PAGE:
How David Fawcett voted compared to someone who believes that increase the tax imposed on passengers leaving Australia (which is collected by airlines and shipping companies when passengers purchase their ticket)

Division David Fawcett Supporters vote Division outcome

24th Nov 2016, 2:04 PM – Senate Passenger Movement Charge Amendment Bill 2016 - Third Reading - Pass the bill

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The majority agreed to pass the bill, which means the bill will now become law. In parliamentary jargon, they voted to read the bill for a third time.

What does the bill do?

The bill was introduced to increase the rate of the passenger movement charge (PMC) from $55 to $60. The PMC:

is a tax imposed on a passenger departing from Australia and is collected by airlines and shipping companies at the time of the passenger’s purchase of their ticket.

Read more in the bills digest.

Yes Yes (strong) Passed by a small majority

24th Nov 2016, 1:46 PM – Senate Passenger Movement Charge Amendment Bill 2016 - Second Reading - Agree to the bill's main idea (re-vote)

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The majority agreed with the main idea of the bill, which means the Senate can now discuss it in more detail. In parliamentary jargon, they voted to read the bill for a second time.

Didn't this vote already happen?

Yes! This vote took place yesterday but the Government asked for leave to take the bill again because One Nation Senators Pauline Hanson and Brian Burston were absent when the original vote happened. The opposition granted leave.

What does the bill do?

The bill was introduced to increase the rate of the passenger movement charge (PMC) from $55 to $60. The PMC:

is a tax imposed on a passenger departing from Australia and is collected by airlines and shipping companies at the time of the passenger’s purchase of their ticket.

Read more in the bills digest.

Yes Yes (strong) Passed by a small majority

23rd Nov 2016, 7:19 PM – Senate Passenger Movement Charge Amendment Bill 2016 - Second Reading - Agree with the bill's main idea

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The majority disagreed with the main idea of the bill, which means it was rejected and won't be considered anymore. In parliamentary jargon, they voted against reading the bill for a second time.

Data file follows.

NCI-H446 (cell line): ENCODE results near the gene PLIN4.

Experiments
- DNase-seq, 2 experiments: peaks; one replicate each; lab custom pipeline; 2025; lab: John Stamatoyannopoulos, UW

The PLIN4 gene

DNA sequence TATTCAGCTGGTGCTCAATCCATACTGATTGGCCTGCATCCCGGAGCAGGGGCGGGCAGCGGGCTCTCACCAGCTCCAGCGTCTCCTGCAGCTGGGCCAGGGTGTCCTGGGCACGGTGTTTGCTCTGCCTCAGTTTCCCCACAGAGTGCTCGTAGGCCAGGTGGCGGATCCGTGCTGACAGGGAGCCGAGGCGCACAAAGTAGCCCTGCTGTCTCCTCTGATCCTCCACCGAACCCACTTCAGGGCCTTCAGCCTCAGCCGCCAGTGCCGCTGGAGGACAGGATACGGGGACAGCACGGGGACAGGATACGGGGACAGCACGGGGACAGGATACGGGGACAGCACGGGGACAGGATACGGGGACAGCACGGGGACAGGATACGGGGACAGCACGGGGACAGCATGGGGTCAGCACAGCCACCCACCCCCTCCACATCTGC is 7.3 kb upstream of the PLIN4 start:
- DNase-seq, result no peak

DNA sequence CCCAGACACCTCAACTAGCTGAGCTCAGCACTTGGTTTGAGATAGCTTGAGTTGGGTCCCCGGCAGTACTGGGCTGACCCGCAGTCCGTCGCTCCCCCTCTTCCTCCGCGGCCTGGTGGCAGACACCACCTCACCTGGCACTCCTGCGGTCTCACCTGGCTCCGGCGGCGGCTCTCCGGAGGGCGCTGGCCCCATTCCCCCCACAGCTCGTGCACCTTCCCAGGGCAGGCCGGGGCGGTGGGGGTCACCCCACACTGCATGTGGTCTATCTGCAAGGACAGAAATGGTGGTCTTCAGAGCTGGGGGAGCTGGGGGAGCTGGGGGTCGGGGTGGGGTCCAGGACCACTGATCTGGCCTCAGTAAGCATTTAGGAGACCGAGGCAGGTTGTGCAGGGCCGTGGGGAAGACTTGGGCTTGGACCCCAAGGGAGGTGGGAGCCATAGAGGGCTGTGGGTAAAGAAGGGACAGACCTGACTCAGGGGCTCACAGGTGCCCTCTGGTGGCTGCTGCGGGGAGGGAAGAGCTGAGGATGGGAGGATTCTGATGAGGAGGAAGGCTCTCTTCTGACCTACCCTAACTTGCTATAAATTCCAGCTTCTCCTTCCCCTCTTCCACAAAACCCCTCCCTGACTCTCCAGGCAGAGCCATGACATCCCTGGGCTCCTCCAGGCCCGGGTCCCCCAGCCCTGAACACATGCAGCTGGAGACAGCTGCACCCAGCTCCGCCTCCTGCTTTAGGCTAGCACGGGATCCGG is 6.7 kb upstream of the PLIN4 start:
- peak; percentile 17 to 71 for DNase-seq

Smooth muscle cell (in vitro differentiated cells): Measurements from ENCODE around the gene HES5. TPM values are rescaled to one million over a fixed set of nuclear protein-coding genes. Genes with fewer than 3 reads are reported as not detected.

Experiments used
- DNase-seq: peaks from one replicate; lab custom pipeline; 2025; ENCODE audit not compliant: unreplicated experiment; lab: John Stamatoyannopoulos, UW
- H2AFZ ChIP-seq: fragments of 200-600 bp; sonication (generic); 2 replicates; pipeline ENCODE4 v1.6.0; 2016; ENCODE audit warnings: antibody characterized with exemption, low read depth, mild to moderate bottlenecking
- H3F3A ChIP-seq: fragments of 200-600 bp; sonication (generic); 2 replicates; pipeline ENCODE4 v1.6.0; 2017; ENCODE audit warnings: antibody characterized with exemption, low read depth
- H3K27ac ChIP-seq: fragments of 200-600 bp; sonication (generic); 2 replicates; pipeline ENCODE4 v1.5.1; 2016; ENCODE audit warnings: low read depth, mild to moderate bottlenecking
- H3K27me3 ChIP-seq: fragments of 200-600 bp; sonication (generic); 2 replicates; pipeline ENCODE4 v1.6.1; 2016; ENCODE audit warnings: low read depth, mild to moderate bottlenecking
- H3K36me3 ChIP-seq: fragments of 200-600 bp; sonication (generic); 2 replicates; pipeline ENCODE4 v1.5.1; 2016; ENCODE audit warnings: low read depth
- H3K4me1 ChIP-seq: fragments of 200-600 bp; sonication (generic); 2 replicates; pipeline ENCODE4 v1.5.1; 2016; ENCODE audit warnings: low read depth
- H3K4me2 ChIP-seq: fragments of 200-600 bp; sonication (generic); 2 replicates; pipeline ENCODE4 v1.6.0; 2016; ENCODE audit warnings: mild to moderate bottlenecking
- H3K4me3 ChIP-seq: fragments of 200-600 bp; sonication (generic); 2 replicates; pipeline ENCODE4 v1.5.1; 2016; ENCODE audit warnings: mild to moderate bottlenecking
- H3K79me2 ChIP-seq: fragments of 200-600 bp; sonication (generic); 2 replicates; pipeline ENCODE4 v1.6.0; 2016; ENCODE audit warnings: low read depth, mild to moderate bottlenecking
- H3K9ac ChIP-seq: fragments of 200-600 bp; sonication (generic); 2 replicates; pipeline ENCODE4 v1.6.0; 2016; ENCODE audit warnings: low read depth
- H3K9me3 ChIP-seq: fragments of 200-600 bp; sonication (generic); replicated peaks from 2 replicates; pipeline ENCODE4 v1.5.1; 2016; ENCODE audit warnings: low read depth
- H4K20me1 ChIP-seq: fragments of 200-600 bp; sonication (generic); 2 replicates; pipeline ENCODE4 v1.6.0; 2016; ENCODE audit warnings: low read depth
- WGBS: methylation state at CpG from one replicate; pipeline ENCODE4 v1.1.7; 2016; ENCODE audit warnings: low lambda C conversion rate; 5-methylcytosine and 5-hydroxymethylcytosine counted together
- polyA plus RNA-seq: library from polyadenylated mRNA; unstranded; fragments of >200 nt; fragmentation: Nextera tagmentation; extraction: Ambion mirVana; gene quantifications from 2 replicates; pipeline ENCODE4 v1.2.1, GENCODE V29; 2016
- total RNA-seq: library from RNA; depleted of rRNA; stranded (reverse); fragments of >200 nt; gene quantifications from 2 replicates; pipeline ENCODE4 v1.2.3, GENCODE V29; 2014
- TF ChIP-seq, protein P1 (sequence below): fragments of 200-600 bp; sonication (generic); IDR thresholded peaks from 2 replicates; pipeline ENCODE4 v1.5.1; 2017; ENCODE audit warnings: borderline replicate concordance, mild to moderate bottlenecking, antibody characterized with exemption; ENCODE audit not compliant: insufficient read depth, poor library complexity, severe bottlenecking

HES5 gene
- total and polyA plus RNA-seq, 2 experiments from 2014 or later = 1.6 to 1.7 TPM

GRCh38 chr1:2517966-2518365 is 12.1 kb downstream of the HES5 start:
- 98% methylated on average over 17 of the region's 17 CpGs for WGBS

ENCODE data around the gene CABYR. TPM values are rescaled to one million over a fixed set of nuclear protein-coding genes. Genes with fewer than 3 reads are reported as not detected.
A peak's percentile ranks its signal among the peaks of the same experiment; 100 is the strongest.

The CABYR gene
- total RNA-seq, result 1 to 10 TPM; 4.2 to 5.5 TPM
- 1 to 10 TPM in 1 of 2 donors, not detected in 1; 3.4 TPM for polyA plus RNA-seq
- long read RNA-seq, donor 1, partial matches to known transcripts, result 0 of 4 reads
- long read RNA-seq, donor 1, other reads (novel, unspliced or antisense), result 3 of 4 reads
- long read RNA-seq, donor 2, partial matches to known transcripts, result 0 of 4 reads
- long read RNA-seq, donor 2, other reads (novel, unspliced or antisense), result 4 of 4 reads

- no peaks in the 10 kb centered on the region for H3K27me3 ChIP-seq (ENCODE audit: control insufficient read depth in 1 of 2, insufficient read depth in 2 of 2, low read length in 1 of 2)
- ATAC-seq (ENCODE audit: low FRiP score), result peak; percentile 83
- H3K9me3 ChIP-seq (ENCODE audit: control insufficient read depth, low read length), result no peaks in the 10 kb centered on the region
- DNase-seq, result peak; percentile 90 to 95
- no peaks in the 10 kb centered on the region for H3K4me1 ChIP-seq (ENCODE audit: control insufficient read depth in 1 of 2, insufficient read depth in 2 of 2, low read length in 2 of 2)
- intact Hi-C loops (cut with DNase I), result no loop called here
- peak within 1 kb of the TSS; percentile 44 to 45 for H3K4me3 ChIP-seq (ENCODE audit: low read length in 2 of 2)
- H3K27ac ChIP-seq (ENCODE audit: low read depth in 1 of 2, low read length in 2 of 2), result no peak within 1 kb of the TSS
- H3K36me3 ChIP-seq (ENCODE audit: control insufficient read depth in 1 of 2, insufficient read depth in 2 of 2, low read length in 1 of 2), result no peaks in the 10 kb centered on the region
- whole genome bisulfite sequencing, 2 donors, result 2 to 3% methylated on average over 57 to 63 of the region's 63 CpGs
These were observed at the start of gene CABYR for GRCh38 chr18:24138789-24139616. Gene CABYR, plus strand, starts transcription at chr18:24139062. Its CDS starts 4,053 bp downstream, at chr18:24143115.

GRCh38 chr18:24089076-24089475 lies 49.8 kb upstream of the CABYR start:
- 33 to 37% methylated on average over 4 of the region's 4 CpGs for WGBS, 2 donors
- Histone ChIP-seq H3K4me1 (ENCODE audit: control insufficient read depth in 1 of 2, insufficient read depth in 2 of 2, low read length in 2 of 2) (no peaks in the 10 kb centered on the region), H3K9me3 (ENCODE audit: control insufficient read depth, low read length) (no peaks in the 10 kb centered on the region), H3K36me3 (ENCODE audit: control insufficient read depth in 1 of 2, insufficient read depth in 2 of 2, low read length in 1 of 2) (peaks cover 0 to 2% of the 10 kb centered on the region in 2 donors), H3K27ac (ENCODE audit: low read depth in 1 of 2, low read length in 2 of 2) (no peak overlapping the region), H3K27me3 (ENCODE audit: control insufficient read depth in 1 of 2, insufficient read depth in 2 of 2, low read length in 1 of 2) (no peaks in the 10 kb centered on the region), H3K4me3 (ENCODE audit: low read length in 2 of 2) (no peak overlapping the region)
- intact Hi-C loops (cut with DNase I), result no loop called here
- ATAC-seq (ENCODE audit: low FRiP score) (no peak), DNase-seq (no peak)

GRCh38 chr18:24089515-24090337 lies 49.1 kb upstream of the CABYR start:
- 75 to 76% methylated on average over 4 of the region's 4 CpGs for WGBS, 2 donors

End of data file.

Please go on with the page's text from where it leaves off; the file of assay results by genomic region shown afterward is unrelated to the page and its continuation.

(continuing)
What does the bill do?

The bill would have increased the rate of the passenger movement charge (PMC) from $55 to $60. The PMC:

is a tax imposed on a passenger departing from Australia and is collected by airlines and shipping companies at the time of the passenger’s purchase of their ticket.

Read more in the bills digest.

Yes Yes (strong) Not passed by a small majority

How "voted very strongly for" is worked out

The MP's votes count towards a weighted average where the most important votes get 50 points, less important votes get 10 points, and less important votes for which the MP was absent get 2 points. In important votes the MP gets awarded the full 50 points for voting the same as the policy, 0 points for voting against the policy, and 25 points for not voting. In less important votes, the MP gets 10 points for voting with the policy, 0 points for voting against, and 1 (out of 2) if absent.

Then, the number gets converted to a simple english language phrase based on the range of values it's within.

No of votes Points Out of
Most important votes (50 points)      
MP voted with policy 3 150 150
MP voted against policy 0 0 0
MP absent 0 0 0
Less important votes (10 points)      
MP voted with policy 0 0 0
MP voted against policy 0 0 0
Less important absentees (2 points)      
MP absent* 0 0 0
Total: 150 150

*Pressure of other work means MPs or Senators are not always available to vote – it does not always indicate they have abstained. Therefore, being absent on a less important vote makes a disproportionatly small difference.

Agreement score = MP's points / total points = 150 / 150 = 100%.

And then